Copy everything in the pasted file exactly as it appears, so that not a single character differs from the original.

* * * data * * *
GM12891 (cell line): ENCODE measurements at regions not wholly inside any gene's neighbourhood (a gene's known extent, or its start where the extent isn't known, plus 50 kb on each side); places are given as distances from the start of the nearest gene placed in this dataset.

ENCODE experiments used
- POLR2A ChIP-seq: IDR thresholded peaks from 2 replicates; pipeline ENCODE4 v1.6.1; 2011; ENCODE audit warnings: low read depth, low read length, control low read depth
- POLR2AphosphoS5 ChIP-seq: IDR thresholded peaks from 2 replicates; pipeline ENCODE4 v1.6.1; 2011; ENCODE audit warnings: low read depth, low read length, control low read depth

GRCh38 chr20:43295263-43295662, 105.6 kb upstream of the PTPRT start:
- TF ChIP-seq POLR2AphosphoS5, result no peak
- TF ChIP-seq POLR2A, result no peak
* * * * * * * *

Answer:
GM12891 (cell line): ENCODE measurements at regions not wholly inside any gene's neighbourhood (a gene's known extent, or its start where the extent isn't known, plus 50 kb on each side); places are given as distances from the start of the nearest gene placed in this dataset.

ENCODE experiments used
- POLR2A ChIP-seq: IDR thresholded peaks from 2 replicates; pipeline ENCODE4 v1.6.1; 2011; ENCODE audit warnings: low read depth, low read length, control low read depth
- POLR2AphosphoS5 ChIP-seq: IDR thresholded peaks from 2 replicates; pipeline ENCODE4 v1.6.1; 2011; ENCODE audit warnings: low read depth, low read length, control low read depth

GRCh38 chr20:43295263-43295662, 105.6 kb upstream of the PTPRT start:
- TF ChIP-seq POLR2AphosphoS5, result no peak
- TF ChIP-seq POLR2A, result no peak